What are the UN Sustainable Development Goals (SDGs) and how are they connected to what we do? During the yearly Visma UX Days, our designers looked at how we can connect the SDGs to show the positive impact of our products and how to apply them to our everyday work.
Perhaps we underestimate the power of having a higher purpose with our work. Everyone wants to do good. It’s human nature. That is why superheroes become our role models. Imagine that the results of your daily work had a measurable positive impact on society. How would that make you feel? These are the questions we worked with during an Innovation Jam at our UX & Service Design Days this year.
An innovation Jam is a creative workshop where the participants generate ideas around a specific topic or try to find a solution to a specific problem. This includes discussions, ideation, sketching and presenting.
The challenge for this Innovation jam was to create a prototype of an app that should work towards solving one of the UN Sustainable Development Goals, and to use storytelling to pitch our projects to our colleagues.
The session started with a very inspiring presentation made by Liza Collin, Market Readiness Director at Visma. Liza showed us how Visma’s products can change society through design and how we can connect this to the UN Sustainable Development Goals. After that, she showed us how to create a compelling strategic narrative using storytelling.
Brainstorming tactics to use on workshops
The next step was brainstorming and creating! Our workshop was hosted and guided by Abdallah Aberouch, Victoria Bondarchuk and Cecilie Campey. We were divided into four teams of 5 people. These steps and different brainstorming tactics helped us on our way to the final pitch:
- Learn more about the UN Sustainable Development Goals. Choose two personal favourites and pitch them to the team.
- Discuss in the group and choose only one goal as an inspiration for our project.
- Write a list of possible challenges that our project might solve.
- “Crazy8” brainstorming – Create a grid that contains 8 empty squares in an A4 paper, then draw or write your ideas. One minute for each square.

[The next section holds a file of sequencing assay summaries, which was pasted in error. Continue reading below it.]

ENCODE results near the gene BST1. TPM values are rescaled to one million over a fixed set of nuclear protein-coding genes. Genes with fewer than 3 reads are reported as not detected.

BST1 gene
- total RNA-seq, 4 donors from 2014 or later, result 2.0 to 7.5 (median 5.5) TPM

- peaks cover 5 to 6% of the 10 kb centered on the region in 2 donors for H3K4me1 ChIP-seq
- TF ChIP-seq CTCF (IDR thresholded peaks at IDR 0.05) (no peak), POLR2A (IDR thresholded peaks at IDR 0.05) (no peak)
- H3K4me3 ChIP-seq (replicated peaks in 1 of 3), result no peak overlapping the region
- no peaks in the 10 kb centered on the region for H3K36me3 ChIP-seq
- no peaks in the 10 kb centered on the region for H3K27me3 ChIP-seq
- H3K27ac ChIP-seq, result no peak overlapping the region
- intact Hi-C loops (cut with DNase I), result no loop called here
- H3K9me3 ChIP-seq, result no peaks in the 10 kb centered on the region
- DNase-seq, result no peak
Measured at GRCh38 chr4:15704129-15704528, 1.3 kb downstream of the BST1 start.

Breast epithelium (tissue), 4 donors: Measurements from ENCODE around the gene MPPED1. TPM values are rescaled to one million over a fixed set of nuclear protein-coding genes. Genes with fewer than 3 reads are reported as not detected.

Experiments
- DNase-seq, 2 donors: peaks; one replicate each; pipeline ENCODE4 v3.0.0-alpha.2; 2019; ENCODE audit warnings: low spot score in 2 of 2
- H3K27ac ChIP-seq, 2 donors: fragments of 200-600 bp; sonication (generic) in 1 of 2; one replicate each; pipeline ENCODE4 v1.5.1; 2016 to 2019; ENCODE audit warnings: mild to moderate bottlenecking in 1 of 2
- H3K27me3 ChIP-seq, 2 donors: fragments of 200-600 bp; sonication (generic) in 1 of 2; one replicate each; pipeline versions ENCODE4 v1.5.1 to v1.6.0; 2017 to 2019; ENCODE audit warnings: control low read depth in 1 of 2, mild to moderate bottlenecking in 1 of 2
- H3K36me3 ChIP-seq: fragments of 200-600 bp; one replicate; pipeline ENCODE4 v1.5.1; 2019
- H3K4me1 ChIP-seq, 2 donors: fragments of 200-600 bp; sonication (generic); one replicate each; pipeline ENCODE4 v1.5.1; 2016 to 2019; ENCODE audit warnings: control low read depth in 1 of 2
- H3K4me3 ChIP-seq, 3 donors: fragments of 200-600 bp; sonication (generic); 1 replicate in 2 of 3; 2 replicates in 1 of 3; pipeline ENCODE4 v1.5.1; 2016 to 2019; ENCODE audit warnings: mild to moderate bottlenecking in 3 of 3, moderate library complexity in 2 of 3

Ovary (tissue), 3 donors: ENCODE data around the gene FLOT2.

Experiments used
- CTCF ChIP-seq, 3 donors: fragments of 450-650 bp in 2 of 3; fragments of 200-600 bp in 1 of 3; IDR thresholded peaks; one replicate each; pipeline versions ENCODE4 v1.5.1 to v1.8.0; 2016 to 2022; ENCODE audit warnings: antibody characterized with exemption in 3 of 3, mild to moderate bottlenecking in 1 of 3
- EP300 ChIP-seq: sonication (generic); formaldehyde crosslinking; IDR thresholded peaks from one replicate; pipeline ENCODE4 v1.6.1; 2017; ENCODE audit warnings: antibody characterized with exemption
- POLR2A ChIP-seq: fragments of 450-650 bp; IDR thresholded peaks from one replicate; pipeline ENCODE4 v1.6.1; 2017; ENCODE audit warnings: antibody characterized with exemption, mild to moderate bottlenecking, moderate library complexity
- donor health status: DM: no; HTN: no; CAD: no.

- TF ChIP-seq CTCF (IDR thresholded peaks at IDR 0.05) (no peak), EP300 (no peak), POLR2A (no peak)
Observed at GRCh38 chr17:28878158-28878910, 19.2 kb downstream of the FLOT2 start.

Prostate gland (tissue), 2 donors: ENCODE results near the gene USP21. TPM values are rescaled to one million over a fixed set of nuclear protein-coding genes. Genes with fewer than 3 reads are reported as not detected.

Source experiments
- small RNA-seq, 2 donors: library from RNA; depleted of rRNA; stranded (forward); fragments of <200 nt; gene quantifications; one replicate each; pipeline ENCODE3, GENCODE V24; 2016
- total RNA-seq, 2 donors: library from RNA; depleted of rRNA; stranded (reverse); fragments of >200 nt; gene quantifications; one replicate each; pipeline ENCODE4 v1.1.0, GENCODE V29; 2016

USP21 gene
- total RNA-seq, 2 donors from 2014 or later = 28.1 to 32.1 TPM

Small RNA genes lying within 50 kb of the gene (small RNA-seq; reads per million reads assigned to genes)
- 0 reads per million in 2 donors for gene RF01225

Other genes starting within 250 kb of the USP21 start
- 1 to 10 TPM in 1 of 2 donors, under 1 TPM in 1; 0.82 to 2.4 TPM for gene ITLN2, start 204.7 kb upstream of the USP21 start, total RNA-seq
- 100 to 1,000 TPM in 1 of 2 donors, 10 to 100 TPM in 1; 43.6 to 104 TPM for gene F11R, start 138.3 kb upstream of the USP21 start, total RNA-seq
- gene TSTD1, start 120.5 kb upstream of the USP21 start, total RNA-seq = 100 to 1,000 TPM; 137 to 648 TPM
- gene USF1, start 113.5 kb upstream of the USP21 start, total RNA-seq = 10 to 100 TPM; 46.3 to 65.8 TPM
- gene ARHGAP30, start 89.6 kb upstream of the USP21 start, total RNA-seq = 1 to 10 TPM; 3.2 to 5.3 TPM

- Pitch your ideas to your teammates and pick two favourite ideas together.
- Choose the best ideas and create an app prototype.
- Use narrative storytelling to pitch your final project to the other teams.
Tips for a successful workshop
- To work in a blended group of colleagues you never met before was both challenging and fun. In my team, we were from four different countries and no one had English as their native language. We had to create a positive and creative atmosphere right away, which we did.
- Short deadlines. To be able to deliver some usable results after each short brainstorming session makes you very effective and focused.
- Respect and find a way (and time) to listen to each team member’s point of view. Really listen to understand, not just to reply.
My main takeaways
The workshop was the best way to support the theoretical part of the day and to learn new ways of working.
Here are my personal takeaways from this session:
- Brainstorming with many small short deadlines is pretty effective. You simply don’t have time to waste and a little bit of time pressure wakes up your creativity.
- The narrative tone of voice is very important for pitching your ideas to the group. It’s all about storytelling.
- Try to change your point of view. Start to see yourself as a contributor to the world instead of regular practical designer/worker. It will make your everyday work more meaningful and fun.
Nowadays, sustainability is a basic criterion of each business’ development and narrative storytelling seems to be the best way of reaching your potential customers. However, not everyone in your company might be familiar with your new inspiring ways of working, while they’re still doing their best. That is exactly why workshops like this Innovation jam are so important – to give a higher purpose to design and every other part of our work!
We all need a higher purpose with what we are doing. Saving the world a bit at a time – who would say no to that job?